Reading to Your Kids

Marshall and I are both book lovers. We go through highs and lows where we read a lot and then we don’t read at all, but we both enjoy reading. As we’ve gotten older it seems like it becomes more and more important way for us to relax and unwind from our everyday. I’m hoping that we will pass this on to London.

Even from the very beginning, maybe when she was 2 months old, we would read three books to her before bed time and naps. I think my main motivation for this was that I NEED sleep to be a decent human being and over and over you hear how important routine is so your child can pick up the cues that it’s time to sleep. It was part of our wind-down routine, but now those times are honestly some of my favorite parts of each day.

Out of the last four non fictions books that I’ve read, covering topics on parenting, early childhood development and homeschooling, I picked up a recurring, underlying theme. The Importance of Connection. This to me was one of the ‘duh’ moments. It seems so obvious. As parents we do a lot of multi-tasking and my time with London reading has no interruptions. No cleaning, No work, No Phone, No Laundry. Just me, her and a story that we get to share together. It’s a time and space connection for both us and often it can reset a rough morning before naps.

As London is getting older we have begun to explore a few chapter books. I wanted to share with you what we have read so far and enjoyed and what we (me) have on our list, along with a few tips I’ve learned through trial and error. Listening to a chapter book is completely different than picture books and fairy tales, it takes some getting used to for you little.

It is incredibly challenging for kids to sit still and listen. Try to read to your kid while they are eating at snack time or give them something that they can do on their own that is quiet and doesn’t require much of your assistance (i.e. blocks, coloring, puzzles, etc.). Don’t think that they aren’t listening just because their hands are busy. There is plenty of research that says young children actually listen and retain information better when their hands a busy because their mind is awake and engaged. I bet you’d be surprised the conversations you can have with your kiddo after you read to them like this.

Now, if you are in the car a lot with multiple kids and school drop off and work commute try out a children’s audio book. You could listen in the car, while making dinner, bath time and still reap the benefits of connection and developmental benefits. In this scenario you would get that connection after the story where you talk about a character or something exciting that happened in a chapter. Maybe instead of turning the tv on after dinner you read a chapter book as a family!? IDK, but I do believe there is a way to incorporate reading aloud into a weekly rhythm. London and I don’t read a chapter book everyday, but we do 3-4 times a week. The goal is to not force it, because then it won’t be fun for you or your kids.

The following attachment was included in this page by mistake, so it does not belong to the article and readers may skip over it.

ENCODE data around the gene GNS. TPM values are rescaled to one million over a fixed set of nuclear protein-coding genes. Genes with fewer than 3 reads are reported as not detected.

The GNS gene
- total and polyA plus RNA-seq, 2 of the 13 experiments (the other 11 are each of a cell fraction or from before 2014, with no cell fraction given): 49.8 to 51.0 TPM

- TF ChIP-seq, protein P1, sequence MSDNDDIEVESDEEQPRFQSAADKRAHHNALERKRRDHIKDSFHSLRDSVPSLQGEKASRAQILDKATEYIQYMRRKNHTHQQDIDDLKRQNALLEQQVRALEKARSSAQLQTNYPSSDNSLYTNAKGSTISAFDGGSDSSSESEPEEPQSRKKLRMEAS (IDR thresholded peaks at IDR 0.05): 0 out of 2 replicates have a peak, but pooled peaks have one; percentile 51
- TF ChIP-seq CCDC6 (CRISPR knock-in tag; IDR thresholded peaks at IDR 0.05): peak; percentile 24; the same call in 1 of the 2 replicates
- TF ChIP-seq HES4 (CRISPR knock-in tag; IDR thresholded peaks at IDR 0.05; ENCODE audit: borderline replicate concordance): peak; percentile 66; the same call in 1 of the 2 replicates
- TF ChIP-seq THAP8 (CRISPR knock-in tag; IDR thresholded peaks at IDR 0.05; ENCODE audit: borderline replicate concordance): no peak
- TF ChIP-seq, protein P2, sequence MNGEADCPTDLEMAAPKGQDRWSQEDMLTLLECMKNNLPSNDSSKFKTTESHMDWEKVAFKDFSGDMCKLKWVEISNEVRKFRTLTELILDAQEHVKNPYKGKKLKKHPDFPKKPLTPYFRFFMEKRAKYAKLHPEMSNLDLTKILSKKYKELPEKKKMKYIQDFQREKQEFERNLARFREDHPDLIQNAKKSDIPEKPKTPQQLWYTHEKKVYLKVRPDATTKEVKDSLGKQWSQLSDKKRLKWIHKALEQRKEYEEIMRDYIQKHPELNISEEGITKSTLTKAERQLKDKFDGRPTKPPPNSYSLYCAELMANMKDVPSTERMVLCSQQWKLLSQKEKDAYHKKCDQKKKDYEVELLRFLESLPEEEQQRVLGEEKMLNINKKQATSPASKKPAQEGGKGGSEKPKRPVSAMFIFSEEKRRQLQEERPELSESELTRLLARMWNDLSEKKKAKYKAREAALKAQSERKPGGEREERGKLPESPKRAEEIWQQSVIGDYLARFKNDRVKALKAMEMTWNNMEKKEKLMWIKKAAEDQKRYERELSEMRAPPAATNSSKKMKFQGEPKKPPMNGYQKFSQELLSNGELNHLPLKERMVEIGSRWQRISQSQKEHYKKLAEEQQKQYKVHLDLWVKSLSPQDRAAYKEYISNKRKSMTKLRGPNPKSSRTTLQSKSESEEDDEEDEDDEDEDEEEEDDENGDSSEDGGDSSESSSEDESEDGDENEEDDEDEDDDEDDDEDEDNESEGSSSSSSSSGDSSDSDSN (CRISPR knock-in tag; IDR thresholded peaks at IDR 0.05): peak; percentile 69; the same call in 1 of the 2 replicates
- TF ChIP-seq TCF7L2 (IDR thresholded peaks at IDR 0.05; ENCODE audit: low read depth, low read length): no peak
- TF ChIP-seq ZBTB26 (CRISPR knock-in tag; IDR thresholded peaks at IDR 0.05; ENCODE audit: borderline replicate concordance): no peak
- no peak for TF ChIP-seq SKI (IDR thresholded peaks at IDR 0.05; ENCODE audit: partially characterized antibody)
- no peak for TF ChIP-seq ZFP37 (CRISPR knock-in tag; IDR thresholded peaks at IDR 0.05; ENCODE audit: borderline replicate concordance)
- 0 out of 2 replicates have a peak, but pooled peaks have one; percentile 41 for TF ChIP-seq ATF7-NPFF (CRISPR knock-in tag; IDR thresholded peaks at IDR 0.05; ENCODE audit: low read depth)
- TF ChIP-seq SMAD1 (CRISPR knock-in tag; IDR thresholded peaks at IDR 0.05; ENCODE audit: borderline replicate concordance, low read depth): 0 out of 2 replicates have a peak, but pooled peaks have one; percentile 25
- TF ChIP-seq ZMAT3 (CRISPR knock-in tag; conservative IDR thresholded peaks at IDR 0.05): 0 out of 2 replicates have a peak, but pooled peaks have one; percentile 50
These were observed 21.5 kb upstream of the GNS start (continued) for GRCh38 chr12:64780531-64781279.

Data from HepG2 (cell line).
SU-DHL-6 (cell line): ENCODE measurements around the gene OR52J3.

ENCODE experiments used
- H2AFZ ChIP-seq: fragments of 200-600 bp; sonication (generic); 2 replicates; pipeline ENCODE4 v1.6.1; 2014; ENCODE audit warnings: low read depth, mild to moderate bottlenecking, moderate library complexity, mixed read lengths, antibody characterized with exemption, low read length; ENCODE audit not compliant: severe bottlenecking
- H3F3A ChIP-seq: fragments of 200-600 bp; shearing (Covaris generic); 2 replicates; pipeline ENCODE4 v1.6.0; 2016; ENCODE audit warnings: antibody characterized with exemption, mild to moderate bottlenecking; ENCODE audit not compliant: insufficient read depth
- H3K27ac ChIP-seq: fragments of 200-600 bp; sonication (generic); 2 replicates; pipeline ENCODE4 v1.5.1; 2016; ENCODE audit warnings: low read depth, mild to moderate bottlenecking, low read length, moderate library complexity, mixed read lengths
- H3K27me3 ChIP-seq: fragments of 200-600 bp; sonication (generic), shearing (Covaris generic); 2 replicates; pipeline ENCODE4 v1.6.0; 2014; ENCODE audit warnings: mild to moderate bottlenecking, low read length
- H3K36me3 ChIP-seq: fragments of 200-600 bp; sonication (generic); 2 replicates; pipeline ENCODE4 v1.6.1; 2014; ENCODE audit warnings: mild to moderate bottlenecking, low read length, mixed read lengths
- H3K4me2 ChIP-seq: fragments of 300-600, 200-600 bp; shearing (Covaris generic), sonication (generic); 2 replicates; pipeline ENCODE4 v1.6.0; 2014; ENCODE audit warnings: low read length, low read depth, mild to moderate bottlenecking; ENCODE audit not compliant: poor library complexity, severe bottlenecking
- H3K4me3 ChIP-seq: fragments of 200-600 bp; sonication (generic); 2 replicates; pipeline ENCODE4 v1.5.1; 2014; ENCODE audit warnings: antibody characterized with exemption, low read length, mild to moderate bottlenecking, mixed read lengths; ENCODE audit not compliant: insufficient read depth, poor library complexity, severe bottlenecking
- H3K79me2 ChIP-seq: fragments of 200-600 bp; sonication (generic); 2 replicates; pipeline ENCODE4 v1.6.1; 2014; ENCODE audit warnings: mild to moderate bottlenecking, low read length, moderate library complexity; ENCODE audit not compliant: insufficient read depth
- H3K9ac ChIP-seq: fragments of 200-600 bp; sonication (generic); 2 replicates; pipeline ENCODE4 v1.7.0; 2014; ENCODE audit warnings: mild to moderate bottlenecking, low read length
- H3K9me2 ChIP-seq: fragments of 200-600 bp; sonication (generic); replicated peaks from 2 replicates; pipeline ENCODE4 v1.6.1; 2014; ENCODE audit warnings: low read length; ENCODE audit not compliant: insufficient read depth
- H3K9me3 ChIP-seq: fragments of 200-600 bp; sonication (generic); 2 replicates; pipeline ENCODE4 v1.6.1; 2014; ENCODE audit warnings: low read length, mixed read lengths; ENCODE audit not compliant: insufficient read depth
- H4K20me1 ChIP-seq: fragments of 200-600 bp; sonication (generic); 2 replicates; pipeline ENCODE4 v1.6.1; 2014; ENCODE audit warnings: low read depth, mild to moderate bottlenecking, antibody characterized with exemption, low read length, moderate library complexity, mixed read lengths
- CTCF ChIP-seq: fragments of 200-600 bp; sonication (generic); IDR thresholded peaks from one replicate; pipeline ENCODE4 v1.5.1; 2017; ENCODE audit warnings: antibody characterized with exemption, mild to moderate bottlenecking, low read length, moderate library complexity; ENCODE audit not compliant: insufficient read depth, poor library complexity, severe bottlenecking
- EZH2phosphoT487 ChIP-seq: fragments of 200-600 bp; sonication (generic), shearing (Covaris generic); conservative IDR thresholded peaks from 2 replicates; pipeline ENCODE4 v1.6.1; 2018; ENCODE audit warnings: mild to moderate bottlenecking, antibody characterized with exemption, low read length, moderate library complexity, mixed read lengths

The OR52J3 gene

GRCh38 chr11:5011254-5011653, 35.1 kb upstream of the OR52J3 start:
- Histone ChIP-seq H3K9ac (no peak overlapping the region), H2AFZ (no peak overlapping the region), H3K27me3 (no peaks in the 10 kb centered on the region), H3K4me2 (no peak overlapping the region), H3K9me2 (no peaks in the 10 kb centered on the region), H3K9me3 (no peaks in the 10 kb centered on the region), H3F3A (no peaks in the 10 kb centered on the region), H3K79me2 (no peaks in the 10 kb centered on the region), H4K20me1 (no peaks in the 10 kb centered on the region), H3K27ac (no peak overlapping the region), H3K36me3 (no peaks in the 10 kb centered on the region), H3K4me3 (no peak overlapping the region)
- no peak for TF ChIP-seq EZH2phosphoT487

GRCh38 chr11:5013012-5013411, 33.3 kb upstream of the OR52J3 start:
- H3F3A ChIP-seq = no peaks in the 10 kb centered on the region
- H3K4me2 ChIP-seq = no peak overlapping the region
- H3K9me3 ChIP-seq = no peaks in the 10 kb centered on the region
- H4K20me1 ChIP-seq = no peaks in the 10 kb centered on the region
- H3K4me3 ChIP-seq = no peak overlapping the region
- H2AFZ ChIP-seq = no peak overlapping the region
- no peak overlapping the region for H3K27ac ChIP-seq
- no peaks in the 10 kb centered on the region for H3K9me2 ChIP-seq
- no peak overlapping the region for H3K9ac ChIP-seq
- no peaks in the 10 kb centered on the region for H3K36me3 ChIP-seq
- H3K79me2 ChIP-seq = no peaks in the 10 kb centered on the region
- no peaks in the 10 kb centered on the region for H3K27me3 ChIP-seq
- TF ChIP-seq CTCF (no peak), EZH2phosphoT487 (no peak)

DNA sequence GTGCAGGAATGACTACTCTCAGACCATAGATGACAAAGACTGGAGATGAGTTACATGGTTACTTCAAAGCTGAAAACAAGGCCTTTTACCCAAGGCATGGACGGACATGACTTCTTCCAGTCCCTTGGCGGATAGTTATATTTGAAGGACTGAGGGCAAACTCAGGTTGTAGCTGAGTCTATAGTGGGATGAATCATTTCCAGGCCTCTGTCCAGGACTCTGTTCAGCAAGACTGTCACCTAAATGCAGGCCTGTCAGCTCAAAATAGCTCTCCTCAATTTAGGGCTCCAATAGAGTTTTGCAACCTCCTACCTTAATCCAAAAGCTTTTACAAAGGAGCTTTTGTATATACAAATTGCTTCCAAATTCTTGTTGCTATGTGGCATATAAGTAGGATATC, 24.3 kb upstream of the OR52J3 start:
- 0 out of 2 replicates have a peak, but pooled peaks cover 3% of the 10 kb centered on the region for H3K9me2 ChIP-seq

Below are a few of the books that we have read or are currently reading, along with a handful of books on the list to be read. We were fortunate to have most of these books at our local library to check out, but I did include links to Amazon below.

1.Matilda by Roald Dahl 2.The Complete Tales of Winnie the Pooh by A.A. Milne 3.Charlie and the Chocolate Factory by Roald Dahl 4.The Children of Noisy Village by Astrid Lindgren 5.Pippi Longstocking by Astrid Lindgren 6. Little House in the Big Woods by Laura Ingalls Wilder 7. Mr. Popper’s Penguins by Richard and Florence Atwater 8.Charlotte’s Web by E.B. White 9.The Secret Garden by Frances Hodgson Burnett 10. A Little Princess by Frances Hodgson Burnett 11. The Tale of Despereaux by Kate DiCamillo 12. The Little Prince by Antoine De Saint-Exupery

books that we have enjoyed
  1. Matilda by Roald Dahl
  2. The Complete Tales of Winnie the Pooh by A.A. Milne
  3. Charlie and the Chocolate Factory by Roald Dahl
  4. The Children of Noisy Village by Astrid Lindgren
Books we are currently reading
  1. Pippi Longstocking by Astrid Lindgren
  2. Little House in the Big Woods by Laura Ingalls Wilde
Books to read
  1. Mr. Popper’s Penguin by Richard and Patricia Atwater
  2. Charlotte’s Web by E.B. White
  3. The Secret Garden by Frances Hodgson Burnett
  4. A Little Princess by Frances Hodgson Burnett
  5. The Tale of Despereaux by Kate DiCamillo
  6. The Little Prince by Antoine De Saint-Exupery

If your kids don’t seem interested right now, don’t worry. This is actually our third time trying to get through Pippi Longstocking!! But every time I start from the beginning and this time she is even requesting it be read. I guess, maybe it’s kind of like new food in that way?? Your kids are just learning this skill and how to appreciate it, don’t be discouraged if it doesn’t go exactly as you want it to the first time around. Let’s be honest, most of parenting doesn’t!!

Do you have any favorite books for kids? What’s your reading routine?

xxoo,

El

Leave a Reply

Fill in your details below or click an icon to log in:

WordPress.com Logo

You are commenting using your WordPress.com account. Log Out /  Change )

Google photo

You are commenting using your Google account. Log Out /  Change )

Twitter picture

You are commenting using your Twitter account. Log Out /  Change )

Facebook photo

You are commenting using your Facebook account. Log Out /  Change )

Connecting to %s

%d bloggers like this: